In 2008, the market share of alternative bearings was 27% with metal-on-metal accounting for 24% of the market and ceramic-on-ceramic accounting for 3% of the market . For 2008, if the average selling price of a ceramic-on-ceramic hip implant of $7754 was substituted for all patients, Lahey Clinic would have lost $1147 per patient [13, 14]. For Medicare FFS patients, Lahey Clinic would have lost $1971 and for managed Medicare patients, Lahey Clinic would have lost $4599. If the 2008 average selling price of a metal-on-metal hip implant of $7141 was substituted for all patients, Lahey Clinic would have lost $534 per patient.
To better understand the trend of hospital economic results for THA, we examined our revenue, expense, and profit (loss) at six time points from 1990 to 2008. All the information is from our hospital [7, 8, 11, 12] (Fig. 1). In inflation-adjusted dollars, comparing Medicare FFS patients, hospital profit increased from 1990 to 1996 and then decreased from 1996 to 2008. In inflation-adjusted dollars, hospital expense for THA decreased from 1990 to 2008. Hospital cost has been actively managed since the early 1990s and facilitated the increase in profit between 1990 and 1995. However, despite effective cost control strategies, our hospital profit for THA peaked with hospital revenue in 1996, and profit decreased from 1996 to 2008 in inflation-adjusted dollars.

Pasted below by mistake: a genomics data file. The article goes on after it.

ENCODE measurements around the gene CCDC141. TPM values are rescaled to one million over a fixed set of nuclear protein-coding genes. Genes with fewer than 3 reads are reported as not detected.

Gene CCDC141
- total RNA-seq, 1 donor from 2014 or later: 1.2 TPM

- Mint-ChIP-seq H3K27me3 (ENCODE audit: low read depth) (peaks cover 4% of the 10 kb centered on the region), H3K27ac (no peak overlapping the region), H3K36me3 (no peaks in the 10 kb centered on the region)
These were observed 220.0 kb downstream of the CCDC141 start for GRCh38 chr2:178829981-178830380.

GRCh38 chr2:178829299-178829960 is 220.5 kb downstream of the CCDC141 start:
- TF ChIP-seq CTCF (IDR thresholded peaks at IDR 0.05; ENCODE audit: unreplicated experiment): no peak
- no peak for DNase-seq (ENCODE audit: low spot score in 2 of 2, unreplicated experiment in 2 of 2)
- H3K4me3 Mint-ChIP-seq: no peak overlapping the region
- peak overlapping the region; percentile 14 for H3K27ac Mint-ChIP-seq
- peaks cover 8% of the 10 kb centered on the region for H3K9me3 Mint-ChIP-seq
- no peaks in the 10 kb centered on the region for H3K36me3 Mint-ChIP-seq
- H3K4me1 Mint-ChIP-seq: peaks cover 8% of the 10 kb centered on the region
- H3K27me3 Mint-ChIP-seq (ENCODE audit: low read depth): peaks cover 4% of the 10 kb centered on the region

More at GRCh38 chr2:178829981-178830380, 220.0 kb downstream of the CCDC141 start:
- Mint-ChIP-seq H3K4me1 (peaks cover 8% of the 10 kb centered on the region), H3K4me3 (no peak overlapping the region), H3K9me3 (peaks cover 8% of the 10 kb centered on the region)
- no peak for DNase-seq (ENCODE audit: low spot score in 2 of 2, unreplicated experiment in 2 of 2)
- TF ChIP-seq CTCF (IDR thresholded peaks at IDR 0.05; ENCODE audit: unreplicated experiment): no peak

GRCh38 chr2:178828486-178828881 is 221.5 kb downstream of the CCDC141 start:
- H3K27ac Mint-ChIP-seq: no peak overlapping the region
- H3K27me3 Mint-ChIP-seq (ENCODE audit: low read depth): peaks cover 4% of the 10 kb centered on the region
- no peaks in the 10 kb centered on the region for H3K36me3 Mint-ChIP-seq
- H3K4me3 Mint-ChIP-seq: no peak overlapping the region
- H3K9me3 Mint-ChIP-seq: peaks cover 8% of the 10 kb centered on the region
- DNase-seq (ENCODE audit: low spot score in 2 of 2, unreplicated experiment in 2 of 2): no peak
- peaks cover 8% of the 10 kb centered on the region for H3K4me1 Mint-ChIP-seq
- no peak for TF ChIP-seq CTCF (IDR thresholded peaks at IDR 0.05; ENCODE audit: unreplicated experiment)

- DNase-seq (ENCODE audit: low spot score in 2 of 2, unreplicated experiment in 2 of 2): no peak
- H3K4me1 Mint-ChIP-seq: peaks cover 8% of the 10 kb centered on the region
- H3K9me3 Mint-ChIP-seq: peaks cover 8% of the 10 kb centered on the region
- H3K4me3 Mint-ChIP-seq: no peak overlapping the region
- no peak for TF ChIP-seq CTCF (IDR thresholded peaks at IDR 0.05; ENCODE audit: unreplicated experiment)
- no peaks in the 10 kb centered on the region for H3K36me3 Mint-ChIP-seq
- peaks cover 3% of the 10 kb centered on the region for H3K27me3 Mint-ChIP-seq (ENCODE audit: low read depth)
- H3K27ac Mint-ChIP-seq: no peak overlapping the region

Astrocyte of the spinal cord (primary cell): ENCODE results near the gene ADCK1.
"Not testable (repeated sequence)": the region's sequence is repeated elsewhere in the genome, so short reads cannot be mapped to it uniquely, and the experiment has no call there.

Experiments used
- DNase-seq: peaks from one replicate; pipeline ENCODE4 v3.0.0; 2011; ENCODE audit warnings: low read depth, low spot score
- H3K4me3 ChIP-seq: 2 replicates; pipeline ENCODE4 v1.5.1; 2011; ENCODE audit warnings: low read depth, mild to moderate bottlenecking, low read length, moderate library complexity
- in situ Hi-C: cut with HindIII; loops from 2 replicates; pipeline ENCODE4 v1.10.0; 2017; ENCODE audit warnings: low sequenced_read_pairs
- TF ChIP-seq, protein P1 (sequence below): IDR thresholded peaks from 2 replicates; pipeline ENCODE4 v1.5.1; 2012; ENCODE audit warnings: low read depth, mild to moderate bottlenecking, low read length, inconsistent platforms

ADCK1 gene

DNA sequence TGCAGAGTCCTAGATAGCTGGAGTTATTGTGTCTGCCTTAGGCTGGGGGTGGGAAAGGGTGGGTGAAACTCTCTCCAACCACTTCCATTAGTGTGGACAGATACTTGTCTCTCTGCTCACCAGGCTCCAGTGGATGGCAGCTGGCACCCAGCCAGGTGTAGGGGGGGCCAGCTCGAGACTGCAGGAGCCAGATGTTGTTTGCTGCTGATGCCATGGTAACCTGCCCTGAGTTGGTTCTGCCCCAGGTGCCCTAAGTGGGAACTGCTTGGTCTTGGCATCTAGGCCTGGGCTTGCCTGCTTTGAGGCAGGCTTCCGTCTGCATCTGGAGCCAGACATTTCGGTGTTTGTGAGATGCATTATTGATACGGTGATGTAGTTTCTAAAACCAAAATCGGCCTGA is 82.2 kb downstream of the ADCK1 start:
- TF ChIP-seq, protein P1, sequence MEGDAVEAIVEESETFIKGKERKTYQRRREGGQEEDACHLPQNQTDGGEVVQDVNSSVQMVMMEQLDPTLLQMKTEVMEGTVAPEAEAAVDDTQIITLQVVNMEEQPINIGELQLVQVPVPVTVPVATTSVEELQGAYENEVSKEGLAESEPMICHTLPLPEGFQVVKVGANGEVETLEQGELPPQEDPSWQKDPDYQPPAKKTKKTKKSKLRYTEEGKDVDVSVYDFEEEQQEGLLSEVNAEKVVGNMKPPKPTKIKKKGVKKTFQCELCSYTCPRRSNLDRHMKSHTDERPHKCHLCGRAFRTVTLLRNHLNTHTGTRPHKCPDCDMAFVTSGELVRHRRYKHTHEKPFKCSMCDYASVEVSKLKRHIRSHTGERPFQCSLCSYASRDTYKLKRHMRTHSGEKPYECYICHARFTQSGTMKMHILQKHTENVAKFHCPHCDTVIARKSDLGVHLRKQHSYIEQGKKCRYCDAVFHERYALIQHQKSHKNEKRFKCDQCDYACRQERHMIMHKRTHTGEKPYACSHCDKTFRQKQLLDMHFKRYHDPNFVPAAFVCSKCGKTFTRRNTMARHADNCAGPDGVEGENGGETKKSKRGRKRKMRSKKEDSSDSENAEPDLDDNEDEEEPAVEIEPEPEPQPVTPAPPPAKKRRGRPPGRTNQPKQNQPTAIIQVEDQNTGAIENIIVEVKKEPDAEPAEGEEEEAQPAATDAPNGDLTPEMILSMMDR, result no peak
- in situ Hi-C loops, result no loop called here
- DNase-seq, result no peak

If hospital revenue for THA decreases to managed Medicare levels, it will be difficult to make a profit on THA. To maintain access for our patients, hospitals and surgeons should collaborate to deliver THA at a profit so it will be available to all patients with painful arthritic hips. Government healthcare administrators and health insurance payers should provide adequate reimbursement for hospitals and surgeons to continue the delivery of high-quality THAs.
We thank Christopher Lucchesi, Lahey Clinic Finance, and John Garfi, Orthopaedic Clinical Research Specialist, who made valuable contributions to this project.